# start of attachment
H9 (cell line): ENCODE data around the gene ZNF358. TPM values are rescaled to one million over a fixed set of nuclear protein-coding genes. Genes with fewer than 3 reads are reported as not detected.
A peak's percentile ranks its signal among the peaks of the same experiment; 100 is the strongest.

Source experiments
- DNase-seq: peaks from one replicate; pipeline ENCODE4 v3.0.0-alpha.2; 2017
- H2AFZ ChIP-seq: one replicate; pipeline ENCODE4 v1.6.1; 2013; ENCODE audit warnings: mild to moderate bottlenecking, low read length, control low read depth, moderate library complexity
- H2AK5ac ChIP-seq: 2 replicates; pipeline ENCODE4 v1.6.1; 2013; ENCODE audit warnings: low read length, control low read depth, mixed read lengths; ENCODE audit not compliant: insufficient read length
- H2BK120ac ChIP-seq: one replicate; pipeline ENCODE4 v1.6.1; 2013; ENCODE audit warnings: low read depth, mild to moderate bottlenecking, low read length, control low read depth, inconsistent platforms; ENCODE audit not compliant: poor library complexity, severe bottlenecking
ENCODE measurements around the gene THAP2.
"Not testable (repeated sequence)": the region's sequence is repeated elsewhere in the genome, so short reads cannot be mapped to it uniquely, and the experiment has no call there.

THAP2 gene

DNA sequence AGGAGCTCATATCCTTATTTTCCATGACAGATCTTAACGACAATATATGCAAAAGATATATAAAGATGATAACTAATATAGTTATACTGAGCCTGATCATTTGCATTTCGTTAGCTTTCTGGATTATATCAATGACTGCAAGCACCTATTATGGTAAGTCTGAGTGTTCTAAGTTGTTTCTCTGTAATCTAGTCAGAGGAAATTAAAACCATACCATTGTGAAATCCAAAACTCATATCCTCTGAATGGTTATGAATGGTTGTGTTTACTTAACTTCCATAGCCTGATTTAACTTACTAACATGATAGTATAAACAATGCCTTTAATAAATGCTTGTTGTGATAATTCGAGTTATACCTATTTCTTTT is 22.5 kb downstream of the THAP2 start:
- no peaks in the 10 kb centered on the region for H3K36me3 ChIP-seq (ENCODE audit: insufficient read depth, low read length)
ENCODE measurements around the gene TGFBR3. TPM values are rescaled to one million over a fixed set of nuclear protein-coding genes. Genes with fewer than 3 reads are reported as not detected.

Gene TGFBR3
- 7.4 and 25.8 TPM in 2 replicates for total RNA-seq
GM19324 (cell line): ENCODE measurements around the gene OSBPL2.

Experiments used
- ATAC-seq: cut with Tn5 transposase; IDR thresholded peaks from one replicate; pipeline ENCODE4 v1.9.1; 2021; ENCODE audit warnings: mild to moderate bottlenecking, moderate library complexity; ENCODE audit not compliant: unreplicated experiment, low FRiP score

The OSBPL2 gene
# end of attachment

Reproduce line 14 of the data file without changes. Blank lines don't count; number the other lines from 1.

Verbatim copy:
Gene TGFBR3